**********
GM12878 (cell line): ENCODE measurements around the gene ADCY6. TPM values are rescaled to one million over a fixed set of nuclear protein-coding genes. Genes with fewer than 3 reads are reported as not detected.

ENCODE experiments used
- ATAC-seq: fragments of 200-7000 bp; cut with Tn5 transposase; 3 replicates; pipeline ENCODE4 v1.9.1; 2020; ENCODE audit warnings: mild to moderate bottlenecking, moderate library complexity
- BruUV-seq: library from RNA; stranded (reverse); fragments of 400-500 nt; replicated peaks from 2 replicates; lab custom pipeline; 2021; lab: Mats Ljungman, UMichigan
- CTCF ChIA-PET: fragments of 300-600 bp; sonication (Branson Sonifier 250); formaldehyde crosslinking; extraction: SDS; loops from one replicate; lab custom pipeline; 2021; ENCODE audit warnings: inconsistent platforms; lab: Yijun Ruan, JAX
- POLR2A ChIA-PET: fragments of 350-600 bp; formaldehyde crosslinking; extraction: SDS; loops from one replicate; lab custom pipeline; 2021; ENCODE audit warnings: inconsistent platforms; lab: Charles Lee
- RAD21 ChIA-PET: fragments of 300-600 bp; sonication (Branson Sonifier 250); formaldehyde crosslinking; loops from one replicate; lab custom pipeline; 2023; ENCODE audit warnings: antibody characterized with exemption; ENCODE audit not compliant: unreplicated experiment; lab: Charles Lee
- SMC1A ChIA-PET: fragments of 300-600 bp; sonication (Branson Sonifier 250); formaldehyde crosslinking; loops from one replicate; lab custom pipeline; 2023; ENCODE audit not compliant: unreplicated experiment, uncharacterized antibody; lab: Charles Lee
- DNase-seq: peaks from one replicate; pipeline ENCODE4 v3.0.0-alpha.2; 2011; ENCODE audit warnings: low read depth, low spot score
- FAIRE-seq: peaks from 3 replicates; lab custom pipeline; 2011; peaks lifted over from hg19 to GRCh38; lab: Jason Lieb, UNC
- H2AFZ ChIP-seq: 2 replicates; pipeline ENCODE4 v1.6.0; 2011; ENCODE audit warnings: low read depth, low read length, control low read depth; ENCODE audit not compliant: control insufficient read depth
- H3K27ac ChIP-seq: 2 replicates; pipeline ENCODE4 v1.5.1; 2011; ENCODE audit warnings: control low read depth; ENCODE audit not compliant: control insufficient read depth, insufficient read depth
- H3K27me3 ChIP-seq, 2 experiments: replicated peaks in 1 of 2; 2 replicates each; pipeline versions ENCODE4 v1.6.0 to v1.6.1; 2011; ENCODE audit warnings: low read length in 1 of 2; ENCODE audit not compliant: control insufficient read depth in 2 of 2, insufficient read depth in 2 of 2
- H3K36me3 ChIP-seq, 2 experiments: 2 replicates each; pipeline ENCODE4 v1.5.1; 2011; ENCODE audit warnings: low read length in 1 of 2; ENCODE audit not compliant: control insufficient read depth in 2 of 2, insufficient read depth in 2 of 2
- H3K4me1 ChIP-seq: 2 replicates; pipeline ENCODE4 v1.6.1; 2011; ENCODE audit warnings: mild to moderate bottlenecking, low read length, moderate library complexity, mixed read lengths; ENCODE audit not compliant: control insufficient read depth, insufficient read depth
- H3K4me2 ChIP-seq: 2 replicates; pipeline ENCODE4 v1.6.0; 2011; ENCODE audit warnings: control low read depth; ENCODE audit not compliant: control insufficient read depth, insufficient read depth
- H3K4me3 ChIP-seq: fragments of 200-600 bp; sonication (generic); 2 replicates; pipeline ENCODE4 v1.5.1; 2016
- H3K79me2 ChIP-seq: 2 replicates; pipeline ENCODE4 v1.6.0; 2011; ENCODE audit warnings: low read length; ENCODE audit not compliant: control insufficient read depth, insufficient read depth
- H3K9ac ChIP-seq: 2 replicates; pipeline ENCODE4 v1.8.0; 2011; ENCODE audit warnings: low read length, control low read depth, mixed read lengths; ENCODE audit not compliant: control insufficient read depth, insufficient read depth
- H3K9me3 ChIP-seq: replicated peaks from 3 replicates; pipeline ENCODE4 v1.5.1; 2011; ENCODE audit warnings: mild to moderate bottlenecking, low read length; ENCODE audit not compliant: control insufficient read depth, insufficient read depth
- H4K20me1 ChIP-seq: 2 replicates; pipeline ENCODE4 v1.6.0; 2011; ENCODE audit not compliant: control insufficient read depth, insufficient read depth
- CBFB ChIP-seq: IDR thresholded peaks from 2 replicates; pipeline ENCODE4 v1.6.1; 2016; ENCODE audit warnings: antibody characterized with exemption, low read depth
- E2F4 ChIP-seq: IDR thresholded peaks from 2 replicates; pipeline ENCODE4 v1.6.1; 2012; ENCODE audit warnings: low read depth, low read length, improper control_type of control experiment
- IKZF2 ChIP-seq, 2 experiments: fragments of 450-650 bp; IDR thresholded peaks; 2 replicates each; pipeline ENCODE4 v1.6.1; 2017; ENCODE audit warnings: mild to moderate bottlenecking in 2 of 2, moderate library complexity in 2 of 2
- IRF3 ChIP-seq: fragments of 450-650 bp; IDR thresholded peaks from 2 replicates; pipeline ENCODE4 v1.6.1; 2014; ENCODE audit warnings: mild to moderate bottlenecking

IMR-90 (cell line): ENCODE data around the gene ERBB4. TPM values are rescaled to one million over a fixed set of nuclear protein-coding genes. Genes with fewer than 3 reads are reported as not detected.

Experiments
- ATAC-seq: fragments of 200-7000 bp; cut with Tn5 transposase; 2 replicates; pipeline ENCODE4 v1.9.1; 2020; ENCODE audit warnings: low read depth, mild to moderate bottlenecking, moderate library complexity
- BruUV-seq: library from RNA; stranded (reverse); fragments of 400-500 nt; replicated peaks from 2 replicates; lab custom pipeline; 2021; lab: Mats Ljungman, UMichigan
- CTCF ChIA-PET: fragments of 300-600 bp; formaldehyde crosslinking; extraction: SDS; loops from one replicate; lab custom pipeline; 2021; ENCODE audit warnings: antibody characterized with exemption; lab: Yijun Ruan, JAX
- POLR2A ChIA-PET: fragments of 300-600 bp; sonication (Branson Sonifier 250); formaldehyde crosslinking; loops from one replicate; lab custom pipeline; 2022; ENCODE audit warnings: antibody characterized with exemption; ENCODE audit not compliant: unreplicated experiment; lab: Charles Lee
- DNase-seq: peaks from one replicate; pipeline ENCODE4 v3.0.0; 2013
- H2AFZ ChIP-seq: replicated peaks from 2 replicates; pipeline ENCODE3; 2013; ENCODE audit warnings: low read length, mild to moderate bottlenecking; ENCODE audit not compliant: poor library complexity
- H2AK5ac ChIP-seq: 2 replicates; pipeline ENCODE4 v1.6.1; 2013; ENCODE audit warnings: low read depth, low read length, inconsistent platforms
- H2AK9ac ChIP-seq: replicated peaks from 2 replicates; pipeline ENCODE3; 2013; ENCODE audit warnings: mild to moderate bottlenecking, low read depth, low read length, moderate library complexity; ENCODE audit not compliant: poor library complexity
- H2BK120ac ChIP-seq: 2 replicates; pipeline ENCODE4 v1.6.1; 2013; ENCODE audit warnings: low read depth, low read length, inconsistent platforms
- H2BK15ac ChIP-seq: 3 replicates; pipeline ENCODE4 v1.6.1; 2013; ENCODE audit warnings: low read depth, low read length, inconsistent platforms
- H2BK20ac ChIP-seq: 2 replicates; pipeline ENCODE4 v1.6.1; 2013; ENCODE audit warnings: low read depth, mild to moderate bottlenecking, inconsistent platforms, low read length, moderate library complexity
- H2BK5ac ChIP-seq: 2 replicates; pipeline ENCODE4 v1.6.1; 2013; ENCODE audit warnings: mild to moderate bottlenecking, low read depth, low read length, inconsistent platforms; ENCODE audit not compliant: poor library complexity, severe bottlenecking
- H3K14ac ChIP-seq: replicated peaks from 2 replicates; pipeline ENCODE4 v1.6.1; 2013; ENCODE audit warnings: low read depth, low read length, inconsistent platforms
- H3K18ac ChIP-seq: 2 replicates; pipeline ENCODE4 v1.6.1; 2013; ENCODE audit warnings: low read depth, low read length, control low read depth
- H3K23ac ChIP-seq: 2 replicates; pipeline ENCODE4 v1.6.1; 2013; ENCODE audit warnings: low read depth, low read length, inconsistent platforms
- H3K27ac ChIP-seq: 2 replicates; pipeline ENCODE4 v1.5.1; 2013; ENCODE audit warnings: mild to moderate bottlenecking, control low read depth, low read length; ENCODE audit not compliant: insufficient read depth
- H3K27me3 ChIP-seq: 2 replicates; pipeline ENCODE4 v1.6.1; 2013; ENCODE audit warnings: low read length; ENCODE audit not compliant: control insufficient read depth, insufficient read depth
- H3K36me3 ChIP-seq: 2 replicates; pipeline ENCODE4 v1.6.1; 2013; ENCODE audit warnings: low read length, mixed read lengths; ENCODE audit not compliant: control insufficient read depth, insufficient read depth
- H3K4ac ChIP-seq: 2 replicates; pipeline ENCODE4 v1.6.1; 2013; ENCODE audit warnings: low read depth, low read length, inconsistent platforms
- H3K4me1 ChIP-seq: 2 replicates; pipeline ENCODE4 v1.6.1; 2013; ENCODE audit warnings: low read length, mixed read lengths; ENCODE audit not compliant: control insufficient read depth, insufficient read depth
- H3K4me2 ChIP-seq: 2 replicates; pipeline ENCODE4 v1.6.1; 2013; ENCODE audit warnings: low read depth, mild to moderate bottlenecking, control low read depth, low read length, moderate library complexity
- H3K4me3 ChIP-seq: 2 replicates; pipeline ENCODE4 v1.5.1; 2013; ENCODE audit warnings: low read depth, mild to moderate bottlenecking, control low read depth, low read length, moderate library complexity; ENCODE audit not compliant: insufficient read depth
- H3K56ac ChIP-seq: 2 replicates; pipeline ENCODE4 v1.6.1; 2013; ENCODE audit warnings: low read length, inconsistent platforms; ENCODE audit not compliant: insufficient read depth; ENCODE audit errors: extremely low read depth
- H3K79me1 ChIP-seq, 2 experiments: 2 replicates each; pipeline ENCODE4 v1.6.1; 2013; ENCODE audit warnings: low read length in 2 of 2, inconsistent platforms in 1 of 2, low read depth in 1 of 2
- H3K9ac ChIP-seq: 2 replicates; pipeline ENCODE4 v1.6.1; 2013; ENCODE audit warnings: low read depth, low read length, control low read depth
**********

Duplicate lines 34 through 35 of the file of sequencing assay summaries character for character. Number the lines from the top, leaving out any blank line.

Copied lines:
- H2AK5ac ChIP-seq: 2 replicates; pipeline ENCODE4 v1.6.1; 2013; ENCODE audit warnings: low read depth, low read length, inconsistent platforms
- H2AK9ac ChIP-seq: replicated peaks from 2 replicates; pipeline ENCODE3; 2013; ENCODE audit warnings: mild to moderate bottlenecking, low read depth, low read length, moderate library complexity; ENCODE audit not compliant: poor library complexity